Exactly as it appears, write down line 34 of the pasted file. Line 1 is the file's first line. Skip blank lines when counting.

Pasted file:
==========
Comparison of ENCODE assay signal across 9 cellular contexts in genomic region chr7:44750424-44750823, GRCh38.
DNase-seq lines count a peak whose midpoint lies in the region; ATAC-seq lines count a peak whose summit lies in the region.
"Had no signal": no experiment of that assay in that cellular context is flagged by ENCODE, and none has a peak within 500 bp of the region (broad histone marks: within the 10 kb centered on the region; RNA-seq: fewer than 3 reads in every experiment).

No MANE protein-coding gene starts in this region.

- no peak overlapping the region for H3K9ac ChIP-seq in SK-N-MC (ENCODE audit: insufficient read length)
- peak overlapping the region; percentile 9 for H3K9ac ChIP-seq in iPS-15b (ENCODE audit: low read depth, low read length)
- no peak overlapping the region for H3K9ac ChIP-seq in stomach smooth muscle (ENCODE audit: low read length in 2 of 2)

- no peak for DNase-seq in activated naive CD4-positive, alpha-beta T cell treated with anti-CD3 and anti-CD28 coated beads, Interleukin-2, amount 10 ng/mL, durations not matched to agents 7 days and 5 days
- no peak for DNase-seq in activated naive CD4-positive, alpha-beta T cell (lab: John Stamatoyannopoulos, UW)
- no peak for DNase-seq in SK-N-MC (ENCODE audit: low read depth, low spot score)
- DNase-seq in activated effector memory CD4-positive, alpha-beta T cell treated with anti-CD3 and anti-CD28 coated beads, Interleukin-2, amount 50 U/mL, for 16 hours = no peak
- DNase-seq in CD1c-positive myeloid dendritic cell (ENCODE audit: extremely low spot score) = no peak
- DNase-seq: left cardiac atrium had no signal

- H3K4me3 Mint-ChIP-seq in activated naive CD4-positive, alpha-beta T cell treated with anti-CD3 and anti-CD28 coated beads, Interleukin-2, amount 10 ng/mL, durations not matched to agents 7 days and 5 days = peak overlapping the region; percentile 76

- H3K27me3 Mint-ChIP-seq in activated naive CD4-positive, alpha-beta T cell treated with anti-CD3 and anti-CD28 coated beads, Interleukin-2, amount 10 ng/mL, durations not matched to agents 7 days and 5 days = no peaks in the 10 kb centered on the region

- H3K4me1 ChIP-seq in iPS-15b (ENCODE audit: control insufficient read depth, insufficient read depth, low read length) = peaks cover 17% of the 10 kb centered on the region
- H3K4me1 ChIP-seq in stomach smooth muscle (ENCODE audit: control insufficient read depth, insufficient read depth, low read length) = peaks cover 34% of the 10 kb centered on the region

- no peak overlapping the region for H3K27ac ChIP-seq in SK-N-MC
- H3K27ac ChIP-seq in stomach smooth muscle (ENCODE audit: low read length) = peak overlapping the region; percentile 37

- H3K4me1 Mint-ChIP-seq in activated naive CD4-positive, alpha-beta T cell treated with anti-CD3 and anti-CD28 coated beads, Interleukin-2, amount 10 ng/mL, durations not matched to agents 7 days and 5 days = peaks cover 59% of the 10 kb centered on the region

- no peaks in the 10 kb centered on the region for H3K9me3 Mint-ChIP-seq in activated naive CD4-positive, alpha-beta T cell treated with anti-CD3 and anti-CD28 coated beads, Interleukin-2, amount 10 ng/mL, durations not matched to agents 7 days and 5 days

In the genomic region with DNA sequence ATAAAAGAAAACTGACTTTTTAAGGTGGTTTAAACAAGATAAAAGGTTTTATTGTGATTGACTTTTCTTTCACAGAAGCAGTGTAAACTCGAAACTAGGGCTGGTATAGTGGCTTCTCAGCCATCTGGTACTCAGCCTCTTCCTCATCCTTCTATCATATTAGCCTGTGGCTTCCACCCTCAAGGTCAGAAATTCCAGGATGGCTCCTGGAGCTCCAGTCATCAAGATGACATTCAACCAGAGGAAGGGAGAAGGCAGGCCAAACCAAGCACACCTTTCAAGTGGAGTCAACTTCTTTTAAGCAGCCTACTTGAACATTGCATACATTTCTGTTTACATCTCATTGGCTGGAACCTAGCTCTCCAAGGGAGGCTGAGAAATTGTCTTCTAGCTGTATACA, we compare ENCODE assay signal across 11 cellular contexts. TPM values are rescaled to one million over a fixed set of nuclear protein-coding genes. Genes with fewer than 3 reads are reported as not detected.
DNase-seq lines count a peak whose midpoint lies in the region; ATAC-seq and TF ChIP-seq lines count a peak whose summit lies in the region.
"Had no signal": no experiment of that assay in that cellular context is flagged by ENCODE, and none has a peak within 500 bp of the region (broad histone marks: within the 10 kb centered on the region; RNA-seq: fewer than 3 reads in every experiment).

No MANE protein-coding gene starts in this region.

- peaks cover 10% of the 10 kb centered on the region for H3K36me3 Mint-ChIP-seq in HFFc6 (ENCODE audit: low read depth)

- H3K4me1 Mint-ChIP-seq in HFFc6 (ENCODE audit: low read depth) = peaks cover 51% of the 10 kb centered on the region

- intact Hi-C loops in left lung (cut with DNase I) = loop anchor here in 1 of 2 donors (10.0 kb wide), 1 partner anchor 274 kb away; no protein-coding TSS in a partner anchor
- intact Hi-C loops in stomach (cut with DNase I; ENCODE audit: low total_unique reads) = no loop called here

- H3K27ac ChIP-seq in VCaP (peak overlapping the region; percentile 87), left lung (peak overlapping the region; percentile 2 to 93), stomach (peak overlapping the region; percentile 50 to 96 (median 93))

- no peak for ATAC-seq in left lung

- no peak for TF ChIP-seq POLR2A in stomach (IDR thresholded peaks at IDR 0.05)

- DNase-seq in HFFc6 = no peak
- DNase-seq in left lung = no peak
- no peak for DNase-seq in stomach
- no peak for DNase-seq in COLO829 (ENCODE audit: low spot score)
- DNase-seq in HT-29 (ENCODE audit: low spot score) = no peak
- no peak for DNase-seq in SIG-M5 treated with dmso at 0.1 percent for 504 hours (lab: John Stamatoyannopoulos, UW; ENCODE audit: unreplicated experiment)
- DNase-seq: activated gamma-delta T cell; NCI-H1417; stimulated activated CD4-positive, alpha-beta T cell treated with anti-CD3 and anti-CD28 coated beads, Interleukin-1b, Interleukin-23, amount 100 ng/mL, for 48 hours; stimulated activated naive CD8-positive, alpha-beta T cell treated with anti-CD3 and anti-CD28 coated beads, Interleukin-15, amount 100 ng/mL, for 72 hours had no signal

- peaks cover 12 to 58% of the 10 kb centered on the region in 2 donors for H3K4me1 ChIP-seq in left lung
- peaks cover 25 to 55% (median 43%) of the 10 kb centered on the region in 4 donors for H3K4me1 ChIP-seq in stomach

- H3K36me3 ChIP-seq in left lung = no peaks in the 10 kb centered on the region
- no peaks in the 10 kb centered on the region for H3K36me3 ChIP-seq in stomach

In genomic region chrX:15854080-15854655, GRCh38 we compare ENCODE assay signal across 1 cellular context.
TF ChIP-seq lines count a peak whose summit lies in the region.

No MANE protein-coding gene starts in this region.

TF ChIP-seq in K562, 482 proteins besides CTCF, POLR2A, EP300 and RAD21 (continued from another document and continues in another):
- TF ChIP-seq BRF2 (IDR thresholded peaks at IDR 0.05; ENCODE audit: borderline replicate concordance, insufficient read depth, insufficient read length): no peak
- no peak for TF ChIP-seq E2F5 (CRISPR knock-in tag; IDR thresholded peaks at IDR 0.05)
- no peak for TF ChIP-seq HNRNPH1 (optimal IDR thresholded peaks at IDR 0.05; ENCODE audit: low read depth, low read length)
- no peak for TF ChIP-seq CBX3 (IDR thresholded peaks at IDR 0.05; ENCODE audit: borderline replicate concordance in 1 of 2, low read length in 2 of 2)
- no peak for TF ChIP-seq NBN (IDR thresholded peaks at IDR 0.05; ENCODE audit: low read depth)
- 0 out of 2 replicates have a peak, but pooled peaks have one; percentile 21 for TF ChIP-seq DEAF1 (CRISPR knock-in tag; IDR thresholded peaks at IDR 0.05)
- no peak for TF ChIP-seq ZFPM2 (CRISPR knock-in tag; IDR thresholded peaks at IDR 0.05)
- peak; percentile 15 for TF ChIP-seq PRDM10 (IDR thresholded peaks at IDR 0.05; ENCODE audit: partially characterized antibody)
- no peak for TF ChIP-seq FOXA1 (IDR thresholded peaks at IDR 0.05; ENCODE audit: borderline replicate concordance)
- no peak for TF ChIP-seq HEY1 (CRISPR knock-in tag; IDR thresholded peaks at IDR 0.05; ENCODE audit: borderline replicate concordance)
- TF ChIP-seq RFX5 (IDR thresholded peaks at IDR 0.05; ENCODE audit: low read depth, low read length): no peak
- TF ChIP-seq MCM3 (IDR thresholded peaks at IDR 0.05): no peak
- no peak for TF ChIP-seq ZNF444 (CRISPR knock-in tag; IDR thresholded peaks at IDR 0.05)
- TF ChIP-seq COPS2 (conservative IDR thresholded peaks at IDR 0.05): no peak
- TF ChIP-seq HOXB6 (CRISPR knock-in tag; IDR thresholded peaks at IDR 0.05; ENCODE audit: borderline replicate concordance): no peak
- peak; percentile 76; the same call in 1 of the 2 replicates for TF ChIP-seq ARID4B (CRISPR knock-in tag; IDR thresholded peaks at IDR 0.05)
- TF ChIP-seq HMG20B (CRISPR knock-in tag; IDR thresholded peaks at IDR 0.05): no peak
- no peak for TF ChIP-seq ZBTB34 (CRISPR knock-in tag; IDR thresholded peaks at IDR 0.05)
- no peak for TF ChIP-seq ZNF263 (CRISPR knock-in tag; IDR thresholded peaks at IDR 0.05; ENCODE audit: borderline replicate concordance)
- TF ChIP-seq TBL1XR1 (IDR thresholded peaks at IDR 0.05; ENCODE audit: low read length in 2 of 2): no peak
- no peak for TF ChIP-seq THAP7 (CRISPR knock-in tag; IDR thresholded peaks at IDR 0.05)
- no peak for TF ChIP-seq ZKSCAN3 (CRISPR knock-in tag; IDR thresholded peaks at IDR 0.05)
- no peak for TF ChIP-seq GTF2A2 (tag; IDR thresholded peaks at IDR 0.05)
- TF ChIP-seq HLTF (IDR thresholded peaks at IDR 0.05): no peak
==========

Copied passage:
- DNase-seq in left lung = no peak